After some rest and unpacking, we -- a group of 12 gathered by Unity Unitarian Church in Saint Paul-- walked with our trip leader a short distance to a street cafe for a snack. While it may sound boring -- it was a great pleasure to be outdoors in pleasant weather, seeing palm trees, after the horrid winter we had experienced in Saint Paul.
The purpose of this trip was to see activities of Mano a Mano, an NGO based in Saint Paul that works out of Cochabamba. Click on: Mano a Mano for much more information. This organization's first work was to bring health services to indigenous Bolivians up in the Andes Mountains who lacked such services unless walking for 6-12 hours. Mano a Mano has now built 148 health clinics in Bolivia. The next work was to build some schools and teacher housing. Housing is so scarce in mountain villages that it was impossible for a young teacher to come out into the mountains and teach in a village school. Mano a Mano has also built nearly 1000 K of roads in places that lacked connection with the outside world.
Our specific purpose was to learn more about the new Center for Ecological Agriculture (CEA and nicknamed with Spanish pronunciation as "Say-a."
The founders of Mano a Mano are Joan and Segundo who live just down the street from me here in Saint Paul.
That said, back to eating.
We then walked back to the hotel and boarded the bus to go up to the Christos monument. Yes, this is a touristy thing to do, but there were lots of Bolivanos up there too on a Sunday afternoon.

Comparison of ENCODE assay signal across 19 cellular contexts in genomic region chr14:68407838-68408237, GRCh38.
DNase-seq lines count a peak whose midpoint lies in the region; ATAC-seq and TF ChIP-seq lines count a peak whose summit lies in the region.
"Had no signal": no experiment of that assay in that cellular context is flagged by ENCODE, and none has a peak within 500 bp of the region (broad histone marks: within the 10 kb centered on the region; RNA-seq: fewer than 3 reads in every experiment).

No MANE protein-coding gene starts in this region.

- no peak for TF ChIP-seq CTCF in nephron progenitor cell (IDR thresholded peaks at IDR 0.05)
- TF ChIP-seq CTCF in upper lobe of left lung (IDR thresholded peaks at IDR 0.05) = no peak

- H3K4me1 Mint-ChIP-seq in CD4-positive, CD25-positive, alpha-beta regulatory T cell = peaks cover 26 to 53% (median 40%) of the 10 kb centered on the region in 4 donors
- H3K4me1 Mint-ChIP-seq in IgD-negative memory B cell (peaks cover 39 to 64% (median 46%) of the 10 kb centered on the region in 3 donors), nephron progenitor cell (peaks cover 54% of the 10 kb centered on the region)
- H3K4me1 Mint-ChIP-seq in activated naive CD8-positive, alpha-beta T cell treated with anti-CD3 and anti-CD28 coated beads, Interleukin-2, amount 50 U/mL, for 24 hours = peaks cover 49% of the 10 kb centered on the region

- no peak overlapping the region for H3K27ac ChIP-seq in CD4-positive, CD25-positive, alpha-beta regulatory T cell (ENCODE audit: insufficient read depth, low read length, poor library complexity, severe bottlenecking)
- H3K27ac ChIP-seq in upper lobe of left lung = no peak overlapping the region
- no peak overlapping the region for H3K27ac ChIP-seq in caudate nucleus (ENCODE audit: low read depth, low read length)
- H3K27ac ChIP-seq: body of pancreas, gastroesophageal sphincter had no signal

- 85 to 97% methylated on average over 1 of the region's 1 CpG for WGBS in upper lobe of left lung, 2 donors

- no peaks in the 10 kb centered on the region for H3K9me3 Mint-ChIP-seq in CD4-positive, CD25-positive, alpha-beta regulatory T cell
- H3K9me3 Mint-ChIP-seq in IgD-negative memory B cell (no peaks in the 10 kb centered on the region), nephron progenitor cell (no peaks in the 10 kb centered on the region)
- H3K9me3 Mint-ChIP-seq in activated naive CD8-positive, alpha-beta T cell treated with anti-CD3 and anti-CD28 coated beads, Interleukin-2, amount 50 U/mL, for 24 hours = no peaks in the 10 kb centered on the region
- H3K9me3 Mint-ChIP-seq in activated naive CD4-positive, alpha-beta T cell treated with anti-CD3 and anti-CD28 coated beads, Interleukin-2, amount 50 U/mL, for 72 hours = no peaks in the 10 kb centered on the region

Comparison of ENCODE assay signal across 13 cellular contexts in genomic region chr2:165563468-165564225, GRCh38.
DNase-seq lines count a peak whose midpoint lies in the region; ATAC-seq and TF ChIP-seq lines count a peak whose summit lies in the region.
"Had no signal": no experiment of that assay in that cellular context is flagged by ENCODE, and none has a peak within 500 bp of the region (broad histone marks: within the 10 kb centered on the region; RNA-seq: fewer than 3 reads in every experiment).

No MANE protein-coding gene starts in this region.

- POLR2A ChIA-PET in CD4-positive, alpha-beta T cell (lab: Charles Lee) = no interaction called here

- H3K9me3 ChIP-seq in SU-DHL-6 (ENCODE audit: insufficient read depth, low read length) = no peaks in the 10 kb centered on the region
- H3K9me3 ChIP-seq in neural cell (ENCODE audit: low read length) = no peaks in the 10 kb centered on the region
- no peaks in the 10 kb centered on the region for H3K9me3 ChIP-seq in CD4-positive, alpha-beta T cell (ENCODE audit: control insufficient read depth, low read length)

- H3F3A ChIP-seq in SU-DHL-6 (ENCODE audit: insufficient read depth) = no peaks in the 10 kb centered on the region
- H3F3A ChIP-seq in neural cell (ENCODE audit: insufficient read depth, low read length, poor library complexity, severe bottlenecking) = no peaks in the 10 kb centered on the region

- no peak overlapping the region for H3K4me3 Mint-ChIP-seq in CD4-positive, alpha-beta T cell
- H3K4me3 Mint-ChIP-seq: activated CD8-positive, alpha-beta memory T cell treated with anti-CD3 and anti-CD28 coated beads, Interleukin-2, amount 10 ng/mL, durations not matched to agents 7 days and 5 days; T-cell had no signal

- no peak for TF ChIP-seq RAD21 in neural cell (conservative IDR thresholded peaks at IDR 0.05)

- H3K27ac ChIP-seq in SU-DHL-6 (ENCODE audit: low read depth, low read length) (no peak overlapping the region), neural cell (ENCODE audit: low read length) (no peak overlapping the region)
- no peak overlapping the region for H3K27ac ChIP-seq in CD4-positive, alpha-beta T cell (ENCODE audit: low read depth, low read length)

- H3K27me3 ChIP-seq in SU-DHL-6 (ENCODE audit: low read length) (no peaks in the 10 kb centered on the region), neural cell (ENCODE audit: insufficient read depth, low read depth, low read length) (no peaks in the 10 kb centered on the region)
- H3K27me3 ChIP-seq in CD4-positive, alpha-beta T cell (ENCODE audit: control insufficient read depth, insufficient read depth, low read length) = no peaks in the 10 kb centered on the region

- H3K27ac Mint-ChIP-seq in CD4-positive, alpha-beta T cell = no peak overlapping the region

As we made our way up the mountain I got these views of the country side:
There are about a 100 stairs from the parking lot to the base of the monument. I went up the stairs slowly since I don't walk stairs much at all anywhere, based on a orthopedist's advice nearly 15 years ago not to use my damaged knees for walking stairs or riding bicycles. And walking stairs at 8000 feet is a bit of challenge too. But eventually, by going slow, I got there.
Now I've been saying monument. Here's a view from the bottom of the stairs:
After about an hour's visit we gathered again at the bus and then made our way through the city.
Then suddenly I was attracted to this intersection with some outstanding murals.
Others were getting off the bus while I was mural gazing. We had arrived at a building I had heard about. Segundo and his brothers who live in the United States had constructed a building to house their parents in Cochabama. Then they proposed extending the building so one of the Bolivia siblings could live close to their parents as they aged. The father said he couldn't chose between his children, so the building got bigger so all the siblings in Bolivia could live in the same building.
We went up to the sixth floor which serves a common area.
Three were busy cooking in the barbeque area.
We started with vegetables.
I was surprised to see beets often in Bolivia. I had never before associated that vegetable with South American cooking.
From the barbeque came dishes meats -- sausages, chicken, and pork -- as well as grilled eggplant.
After good conversation, the bus returned us to the hotel were I think we all crashed after a busy Sunday that had followed a "red-eye" flight out of Miami.